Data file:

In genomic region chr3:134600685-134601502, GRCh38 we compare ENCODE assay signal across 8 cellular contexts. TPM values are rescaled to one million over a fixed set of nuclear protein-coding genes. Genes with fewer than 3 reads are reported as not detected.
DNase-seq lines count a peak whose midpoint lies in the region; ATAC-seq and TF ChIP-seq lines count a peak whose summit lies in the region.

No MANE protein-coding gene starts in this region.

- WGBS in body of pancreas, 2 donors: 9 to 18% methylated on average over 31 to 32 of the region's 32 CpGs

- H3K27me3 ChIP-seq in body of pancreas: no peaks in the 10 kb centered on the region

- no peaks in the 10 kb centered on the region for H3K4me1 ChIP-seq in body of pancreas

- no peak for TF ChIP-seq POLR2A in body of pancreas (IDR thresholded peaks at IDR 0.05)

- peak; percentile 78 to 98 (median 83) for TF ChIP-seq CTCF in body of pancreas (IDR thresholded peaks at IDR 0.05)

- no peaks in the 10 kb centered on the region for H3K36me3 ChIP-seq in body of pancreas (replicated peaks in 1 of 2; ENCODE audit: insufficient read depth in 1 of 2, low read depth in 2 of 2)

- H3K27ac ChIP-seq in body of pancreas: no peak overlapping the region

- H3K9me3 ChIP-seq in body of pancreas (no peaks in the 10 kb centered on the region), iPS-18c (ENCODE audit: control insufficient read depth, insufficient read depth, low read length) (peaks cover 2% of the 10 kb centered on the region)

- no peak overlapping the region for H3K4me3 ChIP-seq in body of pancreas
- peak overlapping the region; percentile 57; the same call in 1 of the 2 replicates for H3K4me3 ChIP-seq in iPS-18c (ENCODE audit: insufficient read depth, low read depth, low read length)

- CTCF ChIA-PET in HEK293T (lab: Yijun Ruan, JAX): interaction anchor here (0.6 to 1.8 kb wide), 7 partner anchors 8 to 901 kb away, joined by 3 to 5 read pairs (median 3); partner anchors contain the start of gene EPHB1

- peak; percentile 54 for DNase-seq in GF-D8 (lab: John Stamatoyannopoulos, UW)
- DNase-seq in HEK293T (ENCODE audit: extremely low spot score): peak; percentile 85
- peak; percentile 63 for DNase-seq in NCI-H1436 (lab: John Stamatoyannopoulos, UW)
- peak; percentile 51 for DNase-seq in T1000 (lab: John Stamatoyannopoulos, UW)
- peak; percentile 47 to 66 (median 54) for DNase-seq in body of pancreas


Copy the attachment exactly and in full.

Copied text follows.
In genomic region chr3:134600685-134601502, GRCh38 we compare ENCODE assay signal across 8 cellular contexts. TPM values are rescaled to one million over a fixed set of nuclear protein-coding genes. Genes with fewer than 3 reads are reported as not detected.
DNase-seq lines count a peak whose midpoint lies in the region; ATAC-seq and TF ChIP-seq lines count a peak whose summit lies in the region.

No MANE protein-coding gene starts in this region.

- WGBS in body of pancreas, 2 donors: 9 to 18% methylated on average over 31 to 32 of the region's 32 CpGs

- H3K27me3 ChIP-seq in body of pancreas: no peaks in the 10 kb centered on the region

- no peaks in the 10 kb centered on the region for H3K4me1 ChIP-seq in body of pancreas

- no peak for TF ChIP-seq POLR2A in body of pancreas (IDR thresholded peaks at IDR 0.05)

- peak; percentile 78 to 98 (median 83) for TF ChIP-seq CTCF in body of pancreas (IDR thresholded peaks at IDR 0.05)

- no peaks in the 10 kb centered on the region for H3K36me3 ChIP-seq in body of pancreas (replicated peaks in 1 of 2; ENCODE audit: insufficient read depth in 1 of 2, low read depth in 2 of 2)

- H3K27ac ChIP-seq in body of pancreas: no peak overlapping the region

- H3K9me3 ChIP-seq in body of pancreas (no peaks in the 10 kb centered on the region), iPS-18c (ENCODE audit: control insufficient read depth, insufficient read depth, low read length) (peaks cover 2% of the 10 kb centered on the region)

- no peak overlapping the region for H3K4me3 ChIP-seq in body of pancreas
- peak overlapping the region; percentile 57; the same call in 1 of the 2 replicates for H3K4me3 ChIP-seq in iPS-18c (ENCODE audit: insufficient read depth, low read depth, low read length)

- CTCF ChIA-PET in HEK293T (lab: Yijun Ruan, JAX): interaction anchor here (0.6 to 1.8 kb wide), 7 partner anchors 8 to 901 kb away, joined by 3 to 5 read pairs (median 3); partner anchors contain the start of gene EPHB1

- peak; percentile 54 for DNase-seq in GF-D8 (lab: John Stamatoyannopoulos, UW)
- DNase-seq in HEK293T (ENCODE audit: extremely low spot score): peak; percentile 85
- peak; percentile 63 for DNase-seq in NCI-H1436 (lab: John Stamatoyannopoulos, UW)
- peak; percentile 51 for DNase-seq in T1000 (lab: John Stamatoyannopoulos, UW)
- peak; percentile 47 to 66 (median 54) for DNase-seq in body of pancreas